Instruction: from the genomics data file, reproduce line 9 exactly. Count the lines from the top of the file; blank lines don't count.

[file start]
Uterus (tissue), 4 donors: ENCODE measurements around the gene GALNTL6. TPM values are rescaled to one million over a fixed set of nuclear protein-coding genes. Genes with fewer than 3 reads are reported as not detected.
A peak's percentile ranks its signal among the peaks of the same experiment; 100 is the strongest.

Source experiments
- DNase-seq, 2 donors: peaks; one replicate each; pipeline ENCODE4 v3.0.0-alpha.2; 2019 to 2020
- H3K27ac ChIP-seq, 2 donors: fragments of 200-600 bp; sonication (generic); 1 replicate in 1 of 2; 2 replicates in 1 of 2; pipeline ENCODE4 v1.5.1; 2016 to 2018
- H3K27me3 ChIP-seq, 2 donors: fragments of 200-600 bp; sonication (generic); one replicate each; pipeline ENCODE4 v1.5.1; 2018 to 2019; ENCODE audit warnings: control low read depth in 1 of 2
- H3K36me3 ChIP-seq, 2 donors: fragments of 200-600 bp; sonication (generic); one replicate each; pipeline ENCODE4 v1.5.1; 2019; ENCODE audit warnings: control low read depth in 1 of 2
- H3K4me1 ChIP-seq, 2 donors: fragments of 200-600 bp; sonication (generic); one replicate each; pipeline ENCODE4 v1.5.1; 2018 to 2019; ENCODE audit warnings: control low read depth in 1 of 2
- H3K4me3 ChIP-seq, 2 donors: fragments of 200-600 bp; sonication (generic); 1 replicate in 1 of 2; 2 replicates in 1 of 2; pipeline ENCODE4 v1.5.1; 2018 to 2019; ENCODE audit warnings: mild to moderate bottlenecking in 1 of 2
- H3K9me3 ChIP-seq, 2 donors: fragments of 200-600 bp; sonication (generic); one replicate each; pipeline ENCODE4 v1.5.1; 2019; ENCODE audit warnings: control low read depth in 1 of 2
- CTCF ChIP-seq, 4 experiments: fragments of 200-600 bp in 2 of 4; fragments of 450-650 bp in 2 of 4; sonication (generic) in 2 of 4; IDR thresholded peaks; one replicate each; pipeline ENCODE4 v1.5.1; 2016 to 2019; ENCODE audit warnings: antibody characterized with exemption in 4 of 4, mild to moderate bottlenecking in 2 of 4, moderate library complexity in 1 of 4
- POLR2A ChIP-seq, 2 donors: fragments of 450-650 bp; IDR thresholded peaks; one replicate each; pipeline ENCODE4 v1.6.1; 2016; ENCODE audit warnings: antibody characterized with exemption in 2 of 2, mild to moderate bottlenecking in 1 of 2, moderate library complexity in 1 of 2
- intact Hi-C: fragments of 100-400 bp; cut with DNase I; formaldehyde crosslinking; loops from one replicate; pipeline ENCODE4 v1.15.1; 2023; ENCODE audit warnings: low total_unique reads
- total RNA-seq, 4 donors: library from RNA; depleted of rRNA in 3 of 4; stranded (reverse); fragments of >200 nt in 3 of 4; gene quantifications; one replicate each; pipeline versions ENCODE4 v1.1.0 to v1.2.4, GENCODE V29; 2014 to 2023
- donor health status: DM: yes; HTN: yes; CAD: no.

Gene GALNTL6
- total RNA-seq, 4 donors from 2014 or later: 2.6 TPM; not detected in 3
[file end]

- H3K4me3 ChIP-seq, 2 donors: fragments of 200-600 bp; sonication (generic); 1 replicate in 1 of 2; 2 replicates in 1 of 2; pipeline ENCODE4 v1.5.1; 2018 to 2019; ENCODE audit warnings: mild to moderate bottlenecking in 1 of 2